University creates custom-built ‘smart’ cells to fight disease and repair injuries

Our bodies are made up of trillions of cells which are about a thousandth of a millimetre in size and are the fundamental units of all life.

They contain ‘skeletons’ made of proteins that provide structural support, help the cell move, and transport materials within the cell.

If we could artificially create the tiny tubes and thread-like structures that give cells their shape and function it would be a big step towards making synthetic ‘smart cells’ that could be used to sense diseases, deliver drugs or repair damaged body cells.

And it’s been achieved – University College London researchers used strands of DNA as building blocks and precisely customised the structures’ dimensions ( from about 20 to 400 nanometres thick) and stiffness ( from flexible to ultra-rigid).

These tubes and threads were integrated either inside cell-like sacs as a skeleton or coated on to the outside of the cell.

The team was also able to control the exact location of the tubes and fibres while they were inside the sacs by attaching magnetic nanoparticles to them using an external magnet. That such work can be done is simply staggering.

Senior author Dr Jonathan Burns of UCL Chemistry said: “DNA is used by nature to store genetic information but it can also be used as a building material to construct nanostructures. We reprogrammed DNA to form synthetic skeleton structures inside model cells and tissues.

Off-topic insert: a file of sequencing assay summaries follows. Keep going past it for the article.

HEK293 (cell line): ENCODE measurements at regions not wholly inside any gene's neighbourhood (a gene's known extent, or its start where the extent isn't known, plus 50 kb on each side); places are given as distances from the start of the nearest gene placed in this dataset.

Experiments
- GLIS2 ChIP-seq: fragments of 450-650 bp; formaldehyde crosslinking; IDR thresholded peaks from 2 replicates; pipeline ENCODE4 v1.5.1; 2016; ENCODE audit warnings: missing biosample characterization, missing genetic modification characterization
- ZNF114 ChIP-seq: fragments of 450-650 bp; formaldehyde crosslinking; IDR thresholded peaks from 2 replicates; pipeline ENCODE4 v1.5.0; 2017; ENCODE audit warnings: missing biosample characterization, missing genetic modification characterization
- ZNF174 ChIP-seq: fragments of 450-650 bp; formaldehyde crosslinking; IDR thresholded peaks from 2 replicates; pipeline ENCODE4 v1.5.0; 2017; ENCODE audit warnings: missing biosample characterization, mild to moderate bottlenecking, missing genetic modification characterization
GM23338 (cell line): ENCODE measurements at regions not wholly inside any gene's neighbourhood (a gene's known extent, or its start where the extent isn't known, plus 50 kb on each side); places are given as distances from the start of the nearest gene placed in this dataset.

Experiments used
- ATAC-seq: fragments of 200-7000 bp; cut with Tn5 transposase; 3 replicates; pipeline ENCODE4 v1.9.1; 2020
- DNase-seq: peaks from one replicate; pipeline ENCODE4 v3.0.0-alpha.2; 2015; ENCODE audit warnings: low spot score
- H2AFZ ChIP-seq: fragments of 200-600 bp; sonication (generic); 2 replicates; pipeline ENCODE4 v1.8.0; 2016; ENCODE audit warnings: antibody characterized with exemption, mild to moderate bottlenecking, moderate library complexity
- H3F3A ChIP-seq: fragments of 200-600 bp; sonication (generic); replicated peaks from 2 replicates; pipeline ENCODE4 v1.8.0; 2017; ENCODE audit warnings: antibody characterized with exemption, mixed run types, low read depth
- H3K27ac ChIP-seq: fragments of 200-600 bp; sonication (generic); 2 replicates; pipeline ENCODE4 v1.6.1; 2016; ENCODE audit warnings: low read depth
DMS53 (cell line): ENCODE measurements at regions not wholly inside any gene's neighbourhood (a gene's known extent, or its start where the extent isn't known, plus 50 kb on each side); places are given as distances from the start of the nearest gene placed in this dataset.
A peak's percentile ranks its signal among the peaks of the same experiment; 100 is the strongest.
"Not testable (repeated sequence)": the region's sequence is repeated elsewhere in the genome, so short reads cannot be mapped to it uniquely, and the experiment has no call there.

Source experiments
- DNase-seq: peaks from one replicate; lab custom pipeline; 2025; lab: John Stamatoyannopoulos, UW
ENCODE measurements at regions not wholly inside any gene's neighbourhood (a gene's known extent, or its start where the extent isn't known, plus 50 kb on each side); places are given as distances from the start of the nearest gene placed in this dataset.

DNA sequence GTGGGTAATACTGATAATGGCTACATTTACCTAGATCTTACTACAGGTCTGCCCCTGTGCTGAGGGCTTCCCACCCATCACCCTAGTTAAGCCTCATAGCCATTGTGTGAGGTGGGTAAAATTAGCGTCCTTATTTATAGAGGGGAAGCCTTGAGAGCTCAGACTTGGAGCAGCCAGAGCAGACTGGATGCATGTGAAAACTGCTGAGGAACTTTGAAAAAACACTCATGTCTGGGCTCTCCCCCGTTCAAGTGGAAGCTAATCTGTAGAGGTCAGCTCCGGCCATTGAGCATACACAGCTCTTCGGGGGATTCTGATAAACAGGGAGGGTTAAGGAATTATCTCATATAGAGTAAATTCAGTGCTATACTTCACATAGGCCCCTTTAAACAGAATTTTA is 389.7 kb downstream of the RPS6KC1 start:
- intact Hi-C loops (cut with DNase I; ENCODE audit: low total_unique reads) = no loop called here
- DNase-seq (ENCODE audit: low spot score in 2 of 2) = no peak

“We believe this work can help to unlock future smart cells able to sense diseases, repair damaged cells by fusing with them, and deliver drugs in a more targeted way – for instance, by carrying a drug or antibiotic and releasing it exactly where it is needed in the body.”

Once these protocells are stable in the body and able to circulate in the blood, researchers can adapt them to target cancers or disease-causing bacteria.

The researchers also revealed how their protocells could combine to form something like living tissue.

The team were able to bind these cells tightly together by placing nanotubes or fibres on the exterior of the cells (giving the cells a “hairy” appearance).

This caused the cells to lose their spherical shape and form a honeycomb pattern.

First author Dr Nishkantha Arulkumaran of UCL Division of Medicine said: “Many of the building blocks we used in these protocells occur naturally in the body.

“We hope to create smart cells entirely from substances such as lipids that are ordinarily found in our bodies and therefore can easily be broken down and either recycled or discarded.”